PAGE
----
Anderson was at a loss and told an anecdote from practice. He saw Kovalchuk make what he called an "unbelievable" back-hand pass and turned to Kovalchuk's friend and linemate Nik Antropov and asked, "How does he do that?"
"He looks at me and goes, 'He's a superstar,'" Anderson said. "So that pretty much sums it up."
Since returning from the broken right foot that kept him out for six games, Kovalchuk has 3 goals and 4 assists in two games. By any measure, his numbers are remarkable: He has 12 goals in 10 games, meaning that one of the NHL co-leaders, the Kings' Anze Kopitar, has two more goals in twice as many games.
The win helped to push the Thrashers, attempting to make their first postseason appearance in three seasons, into eighth in the Eastern Conference with 19 points. They trail the seventh-place New York Islanders by one point and the sixth-place New York Rangers by two, but hold three games in hand on each and kicked off a five-game homestand with the astounding win over the Kings.
Kovalchuk has long made winning a priority and preferred to talk about that after the game, as opposed to any individual accomplishments.
"The most important thing is we got four points in our bank," he said of his last two games. "It doesn't matter who scores or who got the points. It's all about the win and I think we're in the right direction right now."
When asked about himself, Kovalchuk often responds with generic answers. But the sharp-tongued Russian is at his most colorful when speaking about others.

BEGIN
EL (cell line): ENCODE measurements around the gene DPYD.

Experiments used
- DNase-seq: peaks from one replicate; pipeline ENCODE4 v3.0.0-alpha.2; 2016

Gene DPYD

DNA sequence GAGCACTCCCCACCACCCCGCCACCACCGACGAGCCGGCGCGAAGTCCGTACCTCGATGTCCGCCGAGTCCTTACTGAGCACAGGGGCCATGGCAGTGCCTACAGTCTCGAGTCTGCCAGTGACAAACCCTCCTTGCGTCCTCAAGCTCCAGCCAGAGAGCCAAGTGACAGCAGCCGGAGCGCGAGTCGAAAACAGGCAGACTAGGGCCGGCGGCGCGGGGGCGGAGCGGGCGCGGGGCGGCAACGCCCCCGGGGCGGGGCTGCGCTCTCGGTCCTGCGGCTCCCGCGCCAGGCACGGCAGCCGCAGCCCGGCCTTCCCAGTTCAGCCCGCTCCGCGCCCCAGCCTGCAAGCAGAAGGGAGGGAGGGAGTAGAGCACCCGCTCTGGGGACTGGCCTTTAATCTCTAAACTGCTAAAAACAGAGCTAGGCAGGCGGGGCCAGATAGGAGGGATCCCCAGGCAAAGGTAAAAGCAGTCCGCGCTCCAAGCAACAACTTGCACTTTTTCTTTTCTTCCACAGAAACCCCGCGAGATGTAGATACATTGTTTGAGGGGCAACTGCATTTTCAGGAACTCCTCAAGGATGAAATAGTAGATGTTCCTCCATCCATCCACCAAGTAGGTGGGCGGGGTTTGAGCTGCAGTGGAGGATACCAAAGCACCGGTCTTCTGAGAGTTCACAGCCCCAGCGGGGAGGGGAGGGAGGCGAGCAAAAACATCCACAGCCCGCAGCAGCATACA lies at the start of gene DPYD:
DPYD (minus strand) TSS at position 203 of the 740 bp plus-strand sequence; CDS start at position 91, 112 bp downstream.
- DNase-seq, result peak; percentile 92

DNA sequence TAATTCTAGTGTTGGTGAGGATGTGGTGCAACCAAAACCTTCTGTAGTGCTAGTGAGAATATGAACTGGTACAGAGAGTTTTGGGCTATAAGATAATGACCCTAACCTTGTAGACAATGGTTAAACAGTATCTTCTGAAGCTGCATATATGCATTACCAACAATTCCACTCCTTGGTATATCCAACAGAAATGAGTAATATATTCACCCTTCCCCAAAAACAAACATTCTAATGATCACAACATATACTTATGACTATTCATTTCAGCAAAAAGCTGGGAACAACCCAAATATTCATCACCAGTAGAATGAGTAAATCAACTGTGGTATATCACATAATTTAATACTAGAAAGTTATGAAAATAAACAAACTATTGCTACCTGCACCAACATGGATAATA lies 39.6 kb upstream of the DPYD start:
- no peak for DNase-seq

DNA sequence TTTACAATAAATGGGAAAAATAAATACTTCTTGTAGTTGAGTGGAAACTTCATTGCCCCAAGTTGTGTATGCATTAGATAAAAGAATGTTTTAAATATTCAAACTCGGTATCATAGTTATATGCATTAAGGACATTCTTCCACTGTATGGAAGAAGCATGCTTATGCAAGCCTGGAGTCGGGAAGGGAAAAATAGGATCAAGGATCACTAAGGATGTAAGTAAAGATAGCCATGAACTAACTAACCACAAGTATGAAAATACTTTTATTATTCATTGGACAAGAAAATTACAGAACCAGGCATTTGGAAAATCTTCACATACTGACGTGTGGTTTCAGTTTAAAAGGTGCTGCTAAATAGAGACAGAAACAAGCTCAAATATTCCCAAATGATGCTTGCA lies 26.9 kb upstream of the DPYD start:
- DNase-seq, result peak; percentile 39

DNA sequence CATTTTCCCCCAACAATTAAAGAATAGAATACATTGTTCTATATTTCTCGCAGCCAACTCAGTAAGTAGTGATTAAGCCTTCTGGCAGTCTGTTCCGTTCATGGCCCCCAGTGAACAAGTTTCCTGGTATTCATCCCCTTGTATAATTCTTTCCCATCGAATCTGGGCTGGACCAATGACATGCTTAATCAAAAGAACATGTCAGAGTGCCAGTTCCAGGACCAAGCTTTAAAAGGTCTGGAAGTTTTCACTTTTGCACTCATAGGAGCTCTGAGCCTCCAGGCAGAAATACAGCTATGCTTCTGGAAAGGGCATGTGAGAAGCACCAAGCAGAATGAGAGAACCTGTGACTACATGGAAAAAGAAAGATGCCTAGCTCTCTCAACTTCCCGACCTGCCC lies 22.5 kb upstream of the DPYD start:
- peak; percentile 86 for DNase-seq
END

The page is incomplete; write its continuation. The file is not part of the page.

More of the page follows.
In particular, he had a lot to say Friday about his linemates, fellow Russian speakers Antropov and Maxim Afinogenov.
The trio totaled nine points and were a collective plus-9, even if they were often bottled up in their own end at times early in the game as the result of inexplicable clearing passes they made. That offensive showing followed Thursday's 5-3 win over the Rangers in which they combined for five points and were collectively plus-3.
With 16 assists, Antropov is averaging one per game and is tied for fifth in the NHL in that department. The big Kazakh – who has yet to score -- has never recorded more than 31 assists in a season and has 66 games remaining.
Quipped Kovalchuk with a wry smile: "That's why he's here-- to set me up."
And Afinogenov has found his scoring touch in Atlanta after a nightmarish final season in Buffalo. He already has matched his goals total of last season (6) and is only four off his final points total of 20 of 2008-09, as he has averaged a point per game thus far.
"Maxie seems like he's got a second life in hockey because in Buffalo he just take a beating from the coach and told stuff and they bench him," Kovalchuk said of Afinogenov who played only 48 games last season, but led the 2005-06 conference finalist Sabres in scoring with 73 points. "You can't do that to that kind of player because he's one of the hardest-working I ever see.
"He works hard off the ice. He's in the gym every day. He prepares himself. Johnny [Anderson], he trusts him, he puts him in key situations, he feels more comfortable and you get the result."
Kovalchuk noted the smiles on Afinogenov's face and thinks he has got his confidence back.
"Yeah, I think so," he said. "Every day he's smiling. That's the most important thing because in Buffalo you can't smile. If you smile, you sit on the bench."
In addition to the play of his linemates, Kovalchuk also was encouraged by the vocal crowd of 15,638 Friday at Philips Arena.
"Yeah, it's great to see that many people in the stands and they give us huge support," he said. "I think Sunday is going to be the same thing. That's how you bring your fans back in the stands, when you win the games."
It doesn't hurt to have a superstar to cheer for either.